Are Glow in the Dark Materials Carcinogenic?
Glow in the dark stickers, inks, paints, dyes, toys are abundant these days among households, especially with kids and infants around. And given the history of radioactive isotopes that were used in glow in these glowing things, one should be concerned and informed if they are carcinogenic or toxic in any way.
This Geekswipe edition shall shed some light on these glowy things (photoluminescent) and their historical significance in their development and safety regulations.
To understand, let’s begin with a crash course on what actually makes these things glow, and work our way down to analyse if the modern glowy products are safe.
How glow in the dark materials work?
Glow in the dark materials emit light due to the presence of phosphors in them. Phosphor is a well-known wide range of compounds (mostly rare-earth elements) that are photoluminescent. Which means, phosphor can ‘charge’ itself when exposed to light and can emit back that light when moved to a dark room.
The ‘charging’ simply means that the electrons of the material are excited to a higher energy state by the photons from the light source. And once in a dark room, these electrons return to their ground state by emitting the photons back. This phenomenon is known as spontaneous emission. And this particular type of non-heating excitation of electrons is what we call as luminescence.
The phosphors are luminescent by nature, but by doping it with compounds called activators, the luminescence can be scaled. In other words, activators increase the emission centres in the phosphor that are responsible for luminescence, thus increasing the ‘glow’ sites in the crystal.
Activators can also be used to determine the period of luminescence and the colour of the glow too. Also, due to quantum mechanical effects (forbidden mechanism) in the energy state transition of phosphorus, if they are used with phosphors (a bit confusing, yeah, but phosphorus is an element and phosphor is a compound) they can re-emit the absorbed radiation for a longer time rather than emitting it all back immediately (photoluminescence).
Let’s take a quick detour into the world of watches. If you have an antique watch in your possession and it glows in the dark, the chances are that it might have a dial that was coated with radioluminescent paint with phosphor and radium. And yes, it is 100 percent radioactive even now.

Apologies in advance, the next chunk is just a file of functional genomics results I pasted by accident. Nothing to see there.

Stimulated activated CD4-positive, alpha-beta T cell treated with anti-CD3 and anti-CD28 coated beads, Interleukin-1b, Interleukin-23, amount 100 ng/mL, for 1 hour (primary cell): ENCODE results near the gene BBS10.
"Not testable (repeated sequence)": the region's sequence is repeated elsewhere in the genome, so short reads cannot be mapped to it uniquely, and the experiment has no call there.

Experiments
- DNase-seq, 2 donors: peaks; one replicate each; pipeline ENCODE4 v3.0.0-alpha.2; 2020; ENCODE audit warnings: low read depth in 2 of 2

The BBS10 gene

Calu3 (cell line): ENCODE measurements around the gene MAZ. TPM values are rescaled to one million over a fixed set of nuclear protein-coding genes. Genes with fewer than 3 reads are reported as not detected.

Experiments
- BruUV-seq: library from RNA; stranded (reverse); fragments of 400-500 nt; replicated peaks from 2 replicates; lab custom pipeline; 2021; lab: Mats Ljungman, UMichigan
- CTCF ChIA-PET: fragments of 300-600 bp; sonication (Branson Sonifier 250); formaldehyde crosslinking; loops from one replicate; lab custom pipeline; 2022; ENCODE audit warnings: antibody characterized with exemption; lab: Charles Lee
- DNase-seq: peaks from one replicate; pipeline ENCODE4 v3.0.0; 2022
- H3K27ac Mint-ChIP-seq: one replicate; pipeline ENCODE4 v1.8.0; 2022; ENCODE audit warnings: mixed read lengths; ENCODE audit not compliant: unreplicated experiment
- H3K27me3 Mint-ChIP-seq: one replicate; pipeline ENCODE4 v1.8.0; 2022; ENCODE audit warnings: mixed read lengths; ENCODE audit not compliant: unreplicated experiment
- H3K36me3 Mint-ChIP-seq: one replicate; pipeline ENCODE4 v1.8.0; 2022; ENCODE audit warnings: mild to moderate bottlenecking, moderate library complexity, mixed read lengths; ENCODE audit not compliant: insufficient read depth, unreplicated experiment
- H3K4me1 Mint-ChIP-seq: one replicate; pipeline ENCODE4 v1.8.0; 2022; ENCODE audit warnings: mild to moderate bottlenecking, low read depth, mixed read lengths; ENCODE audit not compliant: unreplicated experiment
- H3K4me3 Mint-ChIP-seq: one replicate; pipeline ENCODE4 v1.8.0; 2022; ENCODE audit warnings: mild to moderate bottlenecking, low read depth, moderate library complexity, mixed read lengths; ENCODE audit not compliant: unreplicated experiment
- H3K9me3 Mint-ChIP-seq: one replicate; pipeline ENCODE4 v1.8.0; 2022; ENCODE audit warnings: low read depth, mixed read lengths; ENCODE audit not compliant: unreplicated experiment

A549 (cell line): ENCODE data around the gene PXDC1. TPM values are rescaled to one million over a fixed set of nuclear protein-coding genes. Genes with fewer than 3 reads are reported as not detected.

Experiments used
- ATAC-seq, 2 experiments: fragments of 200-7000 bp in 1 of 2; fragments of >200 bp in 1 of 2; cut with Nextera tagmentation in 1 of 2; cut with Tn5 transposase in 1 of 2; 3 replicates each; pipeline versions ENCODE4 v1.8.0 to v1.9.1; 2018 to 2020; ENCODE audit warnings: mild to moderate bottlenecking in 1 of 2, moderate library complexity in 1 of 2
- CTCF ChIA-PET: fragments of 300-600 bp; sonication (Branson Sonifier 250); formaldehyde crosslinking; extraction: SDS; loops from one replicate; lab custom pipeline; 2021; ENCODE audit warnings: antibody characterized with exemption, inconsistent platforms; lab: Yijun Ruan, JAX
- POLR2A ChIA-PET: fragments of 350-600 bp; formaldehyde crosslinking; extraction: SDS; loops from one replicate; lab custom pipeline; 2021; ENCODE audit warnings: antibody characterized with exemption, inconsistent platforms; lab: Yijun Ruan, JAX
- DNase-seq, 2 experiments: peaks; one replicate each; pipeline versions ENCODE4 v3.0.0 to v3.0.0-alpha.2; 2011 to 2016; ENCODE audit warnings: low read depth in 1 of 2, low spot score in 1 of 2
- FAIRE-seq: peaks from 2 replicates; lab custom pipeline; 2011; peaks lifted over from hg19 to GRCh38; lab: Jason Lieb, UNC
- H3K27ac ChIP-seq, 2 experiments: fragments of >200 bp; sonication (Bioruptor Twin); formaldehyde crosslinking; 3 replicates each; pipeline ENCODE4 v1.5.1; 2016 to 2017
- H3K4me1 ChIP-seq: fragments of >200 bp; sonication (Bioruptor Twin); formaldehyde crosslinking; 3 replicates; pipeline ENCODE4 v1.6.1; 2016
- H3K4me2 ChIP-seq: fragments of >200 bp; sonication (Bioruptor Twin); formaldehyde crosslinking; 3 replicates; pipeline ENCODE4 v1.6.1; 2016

Radium, a radioactive element, is used here so that it can constantly energize the phosphor in the dials, to make the watch glow all the time. This type of luminescence is called radioluminescence.
Despite the radium being sealed inside the watch, the risk of ingesting it via inhalation or inhaling it by accident was high. And as radium decays by emitting alpha particles and it has a half-life of 1600 years, radium watches were soon deemed carcinogenic and extremely unsafe. And this concern for safety and the fear of glow in the dark things being carcinogenic raised in the light of the radium girls incident, where factory workers who painted the radium dye suffered from radiation poisoning.
And that is how tritium came into the picture. Tritium, a radioactive isotope of hydrogen, replaced the radium in the phosphor dyes that coated the dials of the clocks and watches. It is relatively safe compared to radium as it doesn’t emit alpha particles. Tritium (half-life – 12.3 years) emits low energy beta particles—that are safe even when exposed out of the sealed container of the watch.
But the risk of ingestion is always a concern even with tritium-excited phosphor. Apparently, the fear of radioactive poisoning had already spread to the general population, convincing the masses to assume that all glow in the dark things must be radioluminescent—even today.
Safety of glow in the dark toys
In a nutshell, if your toy or sign glows forever even without any light source to energize it, it is radioactive, probably with tritium, and it is not safe (as a toy). But this is highly unlikely, as this sort of radioluminescent application is only limited to emergency signs (regulated by state housing departments), weapon reticles, and watch dials.
Now, what about non-radioactive green glowy things? Well, they are made of photoluminescent phosphors. They are safe. To a certain extent.
These little curious beings called kids have no clue differentiating toxic and edible materials. So always treat anything that glows as a potentially unsafe item around them. In other words, as long as you don’t chew on anything that is glowing, they are safe and non-toxic.
When it comes to toys, the target market is kids (and some grown-up kids too). So there is a requisite for the manufacturers to appease them with different colours, prolonged luminescence, durability, life, and most importantly, safety.
And as stated above in the crash course section, to achieve all this, the manufacturer has to dope the phosphor with the right type of activators and co-activators to extend the luminescent period with different colour choices—all within their economic and safety constraints. Which means, the safety of the item depends more upon the activator than the phosphor, and eventually the entire process of manufacturing the item.
As an adult who plays with glow stuff around kids, it is critical that you not only understand the chemistry and physics of luminescent things in the market but also know about the regulations and standards by your government that mandate the manufacturing process. In general, most of the toys are likely to be manufactured with regulations, mandating their composition and disposal. And it is always good to write to your local regulatory body or the company that manufactures the toys or items to get more information on this.
And remember. If it glows, it is not edible! Ever!